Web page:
I noticed early in the COVID crisis that toilet paper was disappearing. At first, it just seemed like the usual storm preparations. Families stocked up on food provisions because we knew our regular routines of ordering in and eating out would be disrupted. But quickly, pharmacy shelves were emptied and all six stores around my neighborhood were totally cleaned out of all toilet paper – from the expensive to the really thin (useless) kind.
Friends laughed at my observations – until economists started scratching their heads, too. There was no logical reason for it. Governors communicated that residents would be permitted to leave home to shop for food and necessities. The virus does not have symptoms that would require an unusual toilet paper usage. There was no crack in the supply chain that would have prevented regular and normal deliveries. Yet the hoarding began. As more people saw the stock-outs in stores, they themselves started grabbing it whenever and wherever they found it. Where there is no plan, there is panic. The fight or flight response occurs in humans when our brain perceives danger, a harmful event, or threat to survival. If this danger is a new event, the brain has no ready responses and therefore ‘wings it’ (my non-medical term). Some brains are better spontaneous performers than others. Furthermore, if a group of people are perceiving this danger together – then the mob mentality behavior also applies. Faced with COVID-19 lockdowns, many reacted with fear impulses instead of productive action. Give your brain a plan to execute. Don’t we all want to believe that in an emergency ours will be the voice of calm directing others to safety? And wouldn’t it be great to really know what to do? It doesn’t take the ability to climb walls, lift cars, or fly. What it does entail is spending some time, in a period of calm and safety, examining events that could occur and what is most important to you. Don’t go down the rabbit hole of ‘what are the chances of’. Put everything on the table. If you never need it, great. But if you do need it, for you and those you love, it will be priceless. Americans are terribly underprepared for disasters.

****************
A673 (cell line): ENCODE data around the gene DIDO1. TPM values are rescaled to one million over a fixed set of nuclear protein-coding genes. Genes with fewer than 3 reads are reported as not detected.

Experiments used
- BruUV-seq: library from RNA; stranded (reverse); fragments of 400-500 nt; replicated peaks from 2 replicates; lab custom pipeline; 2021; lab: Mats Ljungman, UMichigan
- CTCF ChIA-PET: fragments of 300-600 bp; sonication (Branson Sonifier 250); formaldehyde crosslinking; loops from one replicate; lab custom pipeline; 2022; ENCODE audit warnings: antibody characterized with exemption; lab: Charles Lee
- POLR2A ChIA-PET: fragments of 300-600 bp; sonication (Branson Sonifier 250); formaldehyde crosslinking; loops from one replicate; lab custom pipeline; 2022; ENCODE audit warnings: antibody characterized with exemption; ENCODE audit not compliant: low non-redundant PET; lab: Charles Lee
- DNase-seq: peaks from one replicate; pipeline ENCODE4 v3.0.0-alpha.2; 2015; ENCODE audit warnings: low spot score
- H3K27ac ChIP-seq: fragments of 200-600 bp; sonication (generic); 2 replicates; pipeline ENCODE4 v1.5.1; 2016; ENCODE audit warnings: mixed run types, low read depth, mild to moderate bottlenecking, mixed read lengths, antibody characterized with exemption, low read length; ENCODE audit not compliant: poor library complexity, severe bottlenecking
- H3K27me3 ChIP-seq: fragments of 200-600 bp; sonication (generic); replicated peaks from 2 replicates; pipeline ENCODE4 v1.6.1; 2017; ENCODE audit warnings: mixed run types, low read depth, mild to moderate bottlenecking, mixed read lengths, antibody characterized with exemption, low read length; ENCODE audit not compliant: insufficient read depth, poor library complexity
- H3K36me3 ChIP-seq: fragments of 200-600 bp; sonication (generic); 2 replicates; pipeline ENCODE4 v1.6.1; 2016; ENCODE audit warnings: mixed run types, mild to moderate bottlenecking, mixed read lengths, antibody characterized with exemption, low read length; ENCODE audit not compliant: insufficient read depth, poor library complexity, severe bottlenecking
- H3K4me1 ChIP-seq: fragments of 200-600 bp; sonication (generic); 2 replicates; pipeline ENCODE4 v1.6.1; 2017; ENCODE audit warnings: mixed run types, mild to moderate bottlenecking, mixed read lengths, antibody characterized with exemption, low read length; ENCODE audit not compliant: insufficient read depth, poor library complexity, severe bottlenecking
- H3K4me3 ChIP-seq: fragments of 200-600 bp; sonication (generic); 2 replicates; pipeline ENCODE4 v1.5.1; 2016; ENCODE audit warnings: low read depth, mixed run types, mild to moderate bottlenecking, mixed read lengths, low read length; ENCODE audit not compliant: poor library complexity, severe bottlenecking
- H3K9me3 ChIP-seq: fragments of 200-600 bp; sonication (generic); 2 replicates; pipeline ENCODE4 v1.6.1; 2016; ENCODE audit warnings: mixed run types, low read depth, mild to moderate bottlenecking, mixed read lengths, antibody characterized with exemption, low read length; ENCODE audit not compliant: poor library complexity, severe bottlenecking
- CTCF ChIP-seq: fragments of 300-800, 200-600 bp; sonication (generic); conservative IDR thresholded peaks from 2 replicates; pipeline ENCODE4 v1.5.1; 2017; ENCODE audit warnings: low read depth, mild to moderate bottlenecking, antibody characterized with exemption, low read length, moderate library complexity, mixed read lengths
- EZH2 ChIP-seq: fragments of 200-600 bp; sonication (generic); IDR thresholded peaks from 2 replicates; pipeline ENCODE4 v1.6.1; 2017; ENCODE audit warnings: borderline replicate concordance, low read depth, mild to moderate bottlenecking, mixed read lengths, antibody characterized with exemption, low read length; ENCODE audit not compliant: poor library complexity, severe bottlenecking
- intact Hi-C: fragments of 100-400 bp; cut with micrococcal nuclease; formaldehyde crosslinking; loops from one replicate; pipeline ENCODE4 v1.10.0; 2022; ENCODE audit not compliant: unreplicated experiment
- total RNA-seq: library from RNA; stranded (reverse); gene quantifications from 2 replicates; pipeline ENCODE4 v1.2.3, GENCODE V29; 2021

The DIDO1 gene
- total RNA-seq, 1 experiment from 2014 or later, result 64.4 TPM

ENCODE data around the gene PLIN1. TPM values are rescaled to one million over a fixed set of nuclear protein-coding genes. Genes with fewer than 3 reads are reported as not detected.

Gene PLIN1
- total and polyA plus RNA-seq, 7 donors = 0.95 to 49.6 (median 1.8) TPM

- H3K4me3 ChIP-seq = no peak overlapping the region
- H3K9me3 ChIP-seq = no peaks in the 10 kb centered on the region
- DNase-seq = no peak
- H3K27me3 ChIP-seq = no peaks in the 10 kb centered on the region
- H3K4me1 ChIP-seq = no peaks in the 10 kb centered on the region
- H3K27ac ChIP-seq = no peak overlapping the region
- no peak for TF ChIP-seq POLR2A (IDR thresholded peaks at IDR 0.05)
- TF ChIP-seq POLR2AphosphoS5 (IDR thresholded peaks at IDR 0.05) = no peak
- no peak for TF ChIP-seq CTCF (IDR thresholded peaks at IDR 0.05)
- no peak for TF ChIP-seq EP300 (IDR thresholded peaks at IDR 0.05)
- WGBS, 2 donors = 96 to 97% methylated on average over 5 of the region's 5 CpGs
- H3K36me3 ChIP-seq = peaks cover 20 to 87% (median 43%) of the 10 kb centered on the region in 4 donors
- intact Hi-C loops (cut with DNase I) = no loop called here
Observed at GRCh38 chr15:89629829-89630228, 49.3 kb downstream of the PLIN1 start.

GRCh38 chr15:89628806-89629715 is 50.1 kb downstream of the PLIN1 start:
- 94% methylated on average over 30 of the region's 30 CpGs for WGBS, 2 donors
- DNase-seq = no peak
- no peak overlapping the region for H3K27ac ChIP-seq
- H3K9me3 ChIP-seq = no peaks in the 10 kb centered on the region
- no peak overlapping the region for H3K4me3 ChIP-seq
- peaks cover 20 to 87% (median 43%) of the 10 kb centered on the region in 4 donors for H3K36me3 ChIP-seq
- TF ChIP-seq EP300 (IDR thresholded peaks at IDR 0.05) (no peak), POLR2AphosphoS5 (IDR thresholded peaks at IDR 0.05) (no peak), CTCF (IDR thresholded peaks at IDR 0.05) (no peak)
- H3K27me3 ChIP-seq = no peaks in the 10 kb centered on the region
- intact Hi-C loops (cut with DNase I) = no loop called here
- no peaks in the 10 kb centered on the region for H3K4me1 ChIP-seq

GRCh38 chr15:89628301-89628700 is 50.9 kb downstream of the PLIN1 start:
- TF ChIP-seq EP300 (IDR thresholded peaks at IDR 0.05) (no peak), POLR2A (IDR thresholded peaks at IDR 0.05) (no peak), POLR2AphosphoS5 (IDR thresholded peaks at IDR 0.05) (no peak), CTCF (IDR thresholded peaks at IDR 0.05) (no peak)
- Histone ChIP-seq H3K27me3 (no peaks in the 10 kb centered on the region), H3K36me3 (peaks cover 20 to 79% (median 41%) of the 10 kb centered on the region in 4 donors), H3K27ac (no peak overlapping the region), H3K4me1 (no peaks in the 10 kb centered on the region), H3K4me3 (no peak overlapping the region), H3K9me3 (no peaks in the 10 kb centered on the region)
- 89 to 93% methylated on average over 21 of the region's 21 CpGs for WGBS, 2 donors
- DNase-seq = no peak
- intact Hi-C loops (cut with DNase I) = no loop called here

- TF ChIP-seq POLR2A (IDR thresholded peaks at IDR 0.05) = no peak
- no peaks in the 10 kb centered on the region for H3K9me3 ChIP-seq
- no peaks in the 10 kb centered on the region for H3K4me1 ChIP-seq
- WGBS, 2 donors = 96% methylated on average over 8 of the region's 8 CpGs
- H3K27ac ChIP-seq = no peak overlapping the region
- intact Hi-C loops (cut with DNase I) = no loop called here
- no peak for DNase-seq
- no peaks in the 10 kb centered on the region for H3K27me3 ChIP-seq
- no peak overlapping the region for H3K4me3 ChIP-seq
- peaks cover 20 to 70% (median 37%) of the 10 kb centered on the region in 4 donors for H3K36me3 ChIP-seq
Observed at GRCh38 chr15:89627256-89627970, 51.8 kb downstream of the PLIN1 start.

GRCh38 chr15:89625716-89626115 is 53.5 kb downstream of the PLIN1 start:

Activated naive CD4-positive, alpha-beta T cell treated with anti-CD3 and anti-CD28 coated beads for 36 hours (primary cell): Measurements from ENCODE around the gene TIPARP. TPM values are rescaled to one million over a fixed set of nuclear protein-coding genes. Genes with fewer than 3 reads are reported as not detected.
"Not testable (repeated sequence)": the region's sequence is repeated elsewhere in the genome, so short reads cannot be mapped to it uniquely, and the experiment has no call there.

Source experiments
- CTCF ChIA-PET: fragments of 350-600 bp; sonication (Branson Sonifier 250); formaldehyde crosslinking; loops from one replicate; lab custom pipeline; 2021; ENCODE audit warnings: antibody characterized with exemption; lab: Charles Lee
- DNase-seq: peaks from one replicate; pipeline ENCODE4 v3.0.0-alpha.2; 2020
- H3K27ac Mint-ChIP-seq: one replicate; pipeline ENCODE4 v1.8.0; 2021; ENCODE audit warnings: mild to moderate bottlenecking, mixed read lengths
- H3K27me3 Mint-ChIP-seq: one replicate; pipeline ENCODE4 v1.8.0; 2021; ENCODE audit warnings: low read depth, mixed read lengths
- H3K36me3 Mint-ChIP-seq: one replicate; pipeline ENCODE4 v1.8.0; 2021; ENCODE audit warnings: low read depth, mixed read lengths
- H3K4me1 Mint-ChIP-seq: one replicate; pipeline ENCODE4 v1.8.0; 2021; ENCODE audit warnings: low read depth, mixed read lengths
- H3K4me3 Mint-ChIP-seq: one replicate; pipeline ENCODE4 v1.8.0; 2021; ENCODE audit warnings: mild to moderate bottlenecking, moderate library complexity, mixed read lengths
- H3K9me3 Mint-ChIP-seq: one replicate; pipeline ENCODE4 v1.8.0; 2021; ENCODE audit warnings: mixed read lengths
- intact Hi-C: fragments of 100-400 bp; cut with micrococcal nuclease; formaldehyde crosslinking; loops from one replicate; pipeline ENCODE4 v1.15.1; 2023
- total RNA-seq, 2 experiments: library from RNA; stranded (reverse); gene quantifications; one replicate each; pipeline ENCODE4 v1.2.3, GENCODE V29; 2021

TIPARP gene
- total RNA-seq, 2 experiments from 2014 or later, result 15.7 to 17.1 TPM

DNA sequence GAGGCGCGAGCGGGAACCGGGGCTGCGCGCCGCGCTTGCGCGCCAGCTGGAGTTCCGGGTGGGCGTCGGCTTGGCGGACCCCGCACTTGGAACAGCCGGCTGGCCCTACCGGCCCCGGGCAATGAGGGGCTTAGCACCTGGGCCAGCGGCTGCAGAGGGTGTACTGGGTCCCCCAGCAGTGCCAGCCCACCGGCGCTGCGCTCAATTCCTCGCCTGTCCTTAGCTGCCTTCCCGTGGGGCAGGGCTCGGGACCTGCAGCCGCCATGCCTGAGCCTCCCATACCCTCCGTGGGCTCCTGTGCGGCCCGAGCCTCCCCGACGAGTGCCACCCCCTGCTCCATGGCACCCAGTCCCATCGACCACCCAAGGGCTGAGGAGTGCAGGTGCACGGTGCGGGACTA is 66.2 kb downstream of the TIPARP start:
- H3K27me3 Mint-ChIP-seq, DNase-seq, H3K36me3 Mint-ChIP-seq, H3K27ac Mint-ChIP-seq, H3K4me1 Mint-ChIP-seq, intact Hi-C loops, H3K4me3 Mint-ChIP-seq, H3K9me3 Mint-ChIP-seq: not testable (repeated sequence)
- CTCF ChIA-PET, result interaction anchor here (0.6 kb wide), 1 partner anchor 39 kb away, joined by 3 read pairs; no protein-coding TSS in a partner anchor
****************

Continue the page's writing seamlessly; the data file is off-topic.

60% of Americans don’t have an emergency cash stash
44% do not have first aid kits
63% of those previously effected by floods do not have Go-Bags
Only 39% have discussed emergency plans
These sobering stats, and helping my parents recover from a house fire, inspired me to create a business customizing emergency readiness plans. Too difficult to navigate through disaster claims and recovery? Benefit from an advocate. Too overwhelmed to research appropriate information? Use a specialist who designs a plan for your specific needs. Too busy to figure how to put it all together? Engage someone who gets it done.
Knowing what to do in an emergency and how to stay safe can bring enormous peace of mind when horrible events happen.
Who doesn’t prefer calm over panic?
For Peace of Mind, work with a specialist to get you ready. Contact me here!
Be Well. Stay Safe. ~Beth